Although T cell-depletion after alemtuzumab therapy lasts longer than after rATG (24), the infection-free survival was better after therapy with alemtuzumab compared with rATG. The biggest difference in the number of infections in patients treated with rATG or alemtuzumab occurred in the first few weeks after therapy (Table S6). A possible explanation for this is the longer duration of hospitalization after therapy for AR in rATG-treated patients compared with alemtuzumab-treated patients. A longer hospitalization is associated with a higher risk for health care-associated infections (25). The occurrence of CMV disease or reactivation was similar between patients treated with alemtuzumab or rATG. In literature, similar results (lower frequency of infections and no difference in CMV infections) are seen when alemtuzumab or rATG are used as induction therapy (26).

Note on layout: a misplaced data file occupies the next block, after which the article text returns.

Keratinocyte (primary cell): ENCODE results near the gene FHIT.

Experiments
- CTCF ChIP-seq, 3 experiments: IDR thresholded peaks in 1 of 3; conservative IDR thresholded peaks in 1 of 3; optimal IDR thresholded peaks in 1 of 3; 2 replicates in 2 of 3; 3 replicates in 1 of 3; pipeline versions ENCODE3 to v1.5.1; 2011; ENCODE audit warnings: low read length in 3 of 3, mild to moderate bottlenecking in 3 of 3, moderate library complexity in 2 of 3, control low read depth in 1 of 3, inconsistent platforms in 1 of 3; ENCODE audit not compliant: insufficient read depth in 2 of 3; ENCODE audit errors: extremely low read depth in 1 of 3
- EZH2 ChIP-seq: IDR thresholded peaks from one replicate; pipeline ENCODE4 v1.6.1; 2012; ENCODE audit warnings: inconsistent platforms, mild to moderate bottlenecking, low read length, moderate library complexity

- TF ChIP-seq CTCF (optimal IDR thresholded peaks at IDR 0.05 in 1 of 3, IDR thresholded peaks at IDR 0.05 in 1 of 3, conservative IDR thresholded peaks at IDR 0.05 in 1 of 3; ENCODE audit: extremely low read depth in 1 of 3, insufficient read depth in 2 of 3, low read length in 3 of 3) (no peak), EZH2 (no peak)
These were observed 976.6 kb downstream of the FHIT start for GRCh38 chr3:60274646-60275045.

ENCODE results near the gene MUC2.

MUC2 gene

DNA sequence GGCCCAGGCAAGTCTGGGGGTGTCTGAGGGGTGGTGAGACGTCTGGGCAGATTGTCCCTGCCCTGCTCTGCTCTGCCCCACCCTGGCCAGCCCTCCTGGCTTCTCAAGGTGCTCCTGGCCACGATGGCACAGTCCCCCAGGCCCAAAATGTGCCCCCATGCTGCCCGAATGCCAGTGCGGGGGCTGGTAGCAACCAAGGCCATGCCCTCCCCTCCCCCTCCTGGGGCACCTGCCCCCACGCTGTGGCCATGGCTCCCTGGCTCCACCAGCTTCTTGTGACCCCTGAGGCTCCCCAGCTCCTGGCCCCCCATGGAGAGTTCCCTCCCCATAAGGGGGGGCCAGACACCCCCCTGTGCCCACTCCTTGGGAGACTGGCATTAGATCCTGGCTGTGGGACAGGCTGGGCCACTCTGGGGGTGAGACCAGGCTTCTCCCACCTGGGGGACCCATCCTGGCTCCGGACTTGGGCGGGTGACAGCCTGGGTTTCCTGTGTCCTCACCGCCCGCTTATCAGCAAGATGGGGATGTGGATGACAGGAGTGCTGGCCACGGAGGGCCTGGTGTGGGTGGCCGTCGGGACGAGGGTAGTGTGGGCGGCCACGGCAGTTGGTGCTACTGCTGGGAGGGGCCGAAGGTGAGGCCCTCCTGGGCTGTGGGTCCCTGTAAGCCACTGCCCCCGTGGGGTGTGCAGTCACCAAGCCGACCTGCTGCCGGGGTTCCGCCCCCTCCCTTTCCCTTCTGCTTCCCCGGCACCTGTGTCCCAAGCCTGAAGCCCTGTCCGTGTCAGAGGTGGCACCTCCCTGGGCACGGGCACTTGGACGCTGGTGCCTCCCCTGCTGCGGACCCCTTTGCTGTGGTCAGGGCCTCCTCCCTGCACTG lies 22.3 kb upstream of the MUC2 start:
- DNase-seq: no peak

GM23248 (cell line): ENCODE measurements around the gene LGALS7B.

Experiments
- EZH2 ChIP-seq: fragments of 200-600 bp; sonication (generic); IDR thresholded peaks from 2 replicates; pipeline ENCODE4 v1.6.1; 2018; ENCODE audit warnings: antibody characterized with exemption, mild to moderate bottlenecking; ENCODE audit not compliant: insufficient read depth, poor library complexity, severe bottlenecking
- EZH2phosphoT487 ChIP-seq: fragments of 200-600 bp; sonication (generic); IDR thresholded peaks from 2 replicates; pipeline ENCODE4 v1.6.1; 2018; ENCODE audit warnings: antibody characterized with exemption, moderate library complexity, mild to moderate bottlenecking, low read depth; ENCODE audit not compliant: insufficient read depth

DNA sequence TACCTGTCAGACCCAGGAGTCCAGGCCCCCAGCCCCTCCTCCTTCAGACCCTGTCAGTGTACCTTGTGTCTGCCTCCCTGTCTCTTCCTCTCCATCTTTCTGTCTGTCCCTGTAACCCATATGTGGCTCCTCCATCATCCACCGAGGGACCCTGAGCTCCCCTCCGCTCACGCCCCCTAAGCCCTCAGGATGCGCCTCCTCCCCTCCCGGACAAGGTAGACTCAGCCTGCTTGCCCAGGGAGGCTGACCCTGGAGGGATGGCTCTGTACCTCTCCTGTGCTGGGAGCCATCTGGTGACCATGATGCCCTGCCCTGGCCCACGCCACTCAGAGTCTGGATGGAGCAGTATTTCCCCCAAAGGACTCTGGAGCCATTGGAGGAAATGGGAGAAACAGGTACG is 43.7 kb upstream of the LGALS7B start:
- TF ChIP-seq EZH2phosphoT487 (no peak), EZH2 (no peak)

In contrast to reports investigating the occurrence of autoimmune disorders in patients suffering from multiple sclerosis and treated with alemtuzumab, we observed no clinically apparent autoimmune thyroid disorders or idiopathic thrombocytopenic purpura in the present cohort (27). Possibly, the follow-up period of the present study was too short for these autoimmune events to occur. Another reason could be that patients with multiple sclerosis are susceptible to autoimmune disorders because of their genetic constitution.

The administration of rATG is associated with serious infusion-related side effects and the drug is relatively contra-indicated in patients with cardiac failure or fluid overload (11, 12). Infusion-related side effects in our study were less prevalent in patients treated with alemtuzumab compared with rATG therapy and subcutaneous administration of alemtuzumab therefore appears to be safe in frail patients and patients with cardiac morbidity. In this study, rATG was given as a bolus of 4 mg/kg. We cannot exclude the possibility that another dosing regimen such as a repeated, standard dose of rATG may have resulted in fewer infusion-related side effects (28).